October 15/16th marks the 25th anniversary of the Great Storm which hit the south of England causing widespread damage and disruption across the region.
There can be little doubt that this 'Great Storm' of 1987 remains one of the most talked about weather events for a generation.
Wind gusts in excess of 100mph were recorded, and it was the worst storm in England since 1703, causing a billion pounds' of damage.
It evolved due to pressure building to 20millibars in 3 hours behind a very deep low, causing an extremely tight squeeze in isobars and excessively strong winds.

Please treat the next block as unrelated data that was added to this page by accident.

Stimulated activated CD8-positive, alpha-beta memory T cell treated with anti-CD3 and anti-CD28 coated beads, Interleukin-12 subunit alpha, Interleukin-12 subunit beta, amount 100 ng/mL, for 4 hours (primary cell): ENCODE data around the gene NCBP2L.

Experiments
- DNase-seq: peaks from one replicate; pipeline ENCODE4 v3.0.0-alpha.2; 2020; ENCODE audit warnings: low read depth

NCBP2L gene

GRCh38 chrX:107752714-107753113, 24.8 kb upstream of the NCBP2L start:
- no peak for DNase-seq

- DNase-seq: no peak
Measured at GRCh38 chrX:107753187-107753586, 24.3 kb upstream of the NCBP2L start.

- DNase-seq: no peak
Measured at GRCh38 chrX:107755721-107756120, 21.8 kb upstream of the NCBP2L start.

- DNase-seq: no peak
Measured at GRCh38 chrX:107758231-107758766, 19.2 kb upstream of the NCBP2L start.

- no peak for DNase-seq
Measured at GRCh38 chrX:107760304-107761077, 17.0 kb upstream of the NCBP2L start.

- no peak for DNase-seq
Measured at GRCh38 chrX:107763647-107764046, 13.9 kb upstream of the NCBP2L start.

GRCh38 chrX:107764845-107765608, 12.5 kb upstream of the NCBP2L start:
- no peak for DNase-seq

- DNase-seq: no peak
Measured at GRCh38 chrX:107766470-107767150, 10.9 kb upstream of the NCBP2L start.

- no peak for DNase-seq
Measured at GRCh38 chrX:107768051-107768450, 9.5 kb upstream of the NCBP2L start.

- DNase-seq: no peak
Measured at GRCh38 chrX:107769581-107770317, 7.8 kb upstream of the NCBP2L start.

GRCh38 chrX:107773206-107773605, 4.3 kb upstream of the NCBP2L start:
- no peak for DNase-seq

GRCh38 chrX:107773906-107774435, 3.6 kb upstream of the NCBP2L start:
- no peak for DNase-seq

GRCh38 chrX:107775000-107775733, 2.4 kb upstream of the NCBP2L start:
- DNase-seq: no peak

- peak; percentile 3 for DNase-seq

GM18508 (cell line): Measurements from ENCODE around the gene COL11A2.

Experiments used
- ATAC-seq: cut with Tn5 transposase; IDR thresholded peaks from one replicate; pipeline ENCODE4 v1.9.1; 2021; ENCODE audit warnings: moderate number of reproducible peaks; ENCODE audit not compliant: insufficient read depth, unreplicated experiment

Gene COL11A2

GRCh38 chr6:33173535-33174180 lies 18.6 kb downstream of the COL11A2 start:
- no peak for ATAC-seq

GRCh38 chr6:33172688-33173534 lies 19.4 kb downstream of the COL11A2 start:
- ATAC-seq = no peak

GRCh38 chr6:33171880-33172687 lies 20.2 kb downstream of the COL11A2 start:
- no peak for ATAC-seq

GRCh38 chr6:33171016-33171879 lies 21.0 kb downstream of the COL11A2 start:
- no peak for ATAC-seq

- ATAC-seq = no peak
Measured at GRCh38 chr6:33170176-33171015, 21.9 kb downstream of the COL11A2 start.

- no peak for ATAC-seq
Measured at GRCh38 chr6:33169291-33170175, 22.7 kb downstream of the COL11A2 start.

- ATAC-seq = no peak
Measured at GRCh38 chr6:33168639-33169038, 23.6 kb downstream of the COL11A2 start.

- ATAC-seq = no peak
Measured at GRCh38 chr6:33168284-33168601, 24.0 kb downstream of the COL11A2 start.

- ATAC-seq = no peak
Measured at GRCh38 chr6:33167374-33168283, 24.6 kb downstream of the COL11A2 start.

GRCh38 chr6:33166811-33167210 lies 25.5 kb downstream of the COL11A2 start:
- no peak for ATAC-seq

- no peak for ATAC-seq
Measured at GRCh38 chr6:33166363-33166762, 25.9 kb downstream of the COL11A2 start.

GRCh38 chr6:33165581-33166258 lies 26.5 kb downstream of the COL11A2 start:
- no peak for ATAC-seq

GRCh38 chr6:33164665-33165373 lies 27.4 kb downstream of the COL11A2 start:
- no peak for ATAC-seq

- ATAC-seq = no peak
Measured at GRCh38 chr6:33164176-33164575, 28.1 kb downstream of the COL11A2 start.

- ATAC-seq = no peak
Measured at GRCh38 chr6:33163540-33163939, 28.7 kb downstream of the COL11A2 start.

In 25 years, the Met Office's forecasting methods have advanced considerably, using their supercomputer and running different weather scenarios until the most likely pattern emerges.
Also, the National Severe Weather Warning Service incorporates both the risk of a weather event happening, as well as the impact that event might have on a specific area.
How the public and emergency services respond to weather warnings has changed and improved during the last 25 years.
Bearing these advancements in mind, although we can not rule out another Great Storm, these days we are more likely to know it's coming and to be better prepared to cope with it.